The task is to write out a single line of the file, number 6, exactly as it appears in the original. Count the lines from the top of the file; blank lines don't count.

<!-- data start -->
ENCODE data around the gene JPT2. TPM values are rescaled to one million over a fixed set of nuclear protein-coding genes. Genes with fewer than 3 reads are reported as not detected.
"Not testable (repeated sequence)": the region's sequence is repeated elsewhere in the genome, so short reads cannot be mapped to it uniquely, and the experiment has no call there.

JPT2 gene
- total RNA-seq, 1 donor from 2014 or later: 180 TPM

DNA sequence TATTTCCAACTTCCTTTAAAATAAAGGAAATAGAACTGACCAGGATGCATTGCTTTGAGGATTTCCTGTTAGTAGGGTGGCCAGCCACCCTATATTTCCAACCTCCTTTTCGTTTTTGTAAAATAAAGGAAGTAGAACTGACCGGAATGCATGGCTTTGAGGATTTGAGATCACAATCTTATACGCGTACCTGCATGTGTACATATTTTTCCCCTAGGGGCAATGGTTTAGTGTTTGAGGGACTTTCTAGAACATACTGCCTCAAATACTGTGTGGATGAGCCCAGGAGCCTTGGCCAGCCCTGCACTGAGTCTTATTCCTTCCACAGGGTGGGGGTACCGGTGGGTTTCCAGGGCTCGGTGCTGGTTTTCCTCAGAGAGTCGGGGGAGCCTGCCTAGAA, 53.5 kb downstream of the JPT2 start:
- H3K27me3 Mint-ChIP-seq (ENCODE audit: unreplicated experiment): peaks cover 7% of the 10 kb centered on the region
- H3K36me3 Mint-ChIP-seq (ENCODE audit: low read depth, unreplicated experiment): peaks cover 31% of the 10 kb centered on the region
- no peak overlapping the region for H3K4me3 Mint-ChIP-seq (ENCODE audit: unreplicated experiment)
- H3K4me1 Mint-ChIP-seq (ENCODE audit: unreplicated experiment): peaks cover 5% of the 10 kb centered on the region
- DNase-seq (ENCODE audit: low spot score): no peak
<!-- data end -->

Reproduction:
- H3K27me3 Mint-ChIP-seq (ENCODE audit: unreplicated experiment): peaks cover 7% of the 10 kb centered on the region